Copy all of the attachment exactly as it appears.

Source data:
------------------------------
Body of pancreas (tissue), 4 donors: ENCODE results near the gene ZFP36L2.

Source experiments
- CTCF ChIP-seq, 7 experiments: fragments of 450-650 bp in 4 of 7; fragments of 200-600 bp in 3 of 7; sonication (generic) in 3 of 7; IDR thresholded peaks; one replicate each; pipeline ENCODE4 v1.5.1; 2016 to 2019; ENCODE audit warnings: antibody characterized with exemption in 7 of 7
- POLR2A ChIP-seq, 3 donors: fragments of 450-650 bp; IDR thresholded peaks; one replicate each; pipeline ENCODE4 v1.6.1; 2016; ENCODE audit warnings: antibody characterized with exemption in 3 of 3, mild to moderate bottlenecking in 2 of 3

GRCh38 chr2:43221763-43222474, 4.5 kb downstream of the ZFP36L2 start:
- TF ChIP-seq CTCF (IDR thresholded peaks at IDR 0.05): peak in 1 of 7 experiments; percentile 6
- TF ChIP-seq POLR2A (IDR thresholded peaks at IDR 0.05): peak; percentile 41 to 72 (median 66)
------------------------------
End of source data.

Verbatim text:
Body of pancreas (tissue), 4 donors: ENCODE results near the gene ZFP36L2.

Source experiments
- CTCF ChIP-seq, 7 experiments: fragments of 450-650 bp in 4 of 7; fragments of 200-600 bp in 3 of 7; sonication (generic) in 3 of 7; IDR thresholded peaks; one replicate each; pipeline ENCODE4 v1.5.1; 2016 to 2019; ENCODE audit warnings: antibody characterized with exemption in 7 of 7
- POLR2A ChIP-seq, 3 donors: fragments of 450-650 bp; IDR thresholded peaks; one replicate each; pipeline ENCODE4 v1.6.1; 2016; ENCODE audit warnings: antibody characterized with exemption in 3 of 3, mild to moderate bottlenecking in 2 of 3

GRCh38 chr2:43221763-43222474, 4.5 kb downstream of the ZFP36L2 start:
- TF ChIP-seq CTCF (IDR thresholded peaks at IDR 0.05): peak in 1 of 7 experiments; percentile 6
- TF ChIP-seq POLR2A (IDR thresholded peaks at IDR 0.05): peak; percentile 41 to 72 (median 66)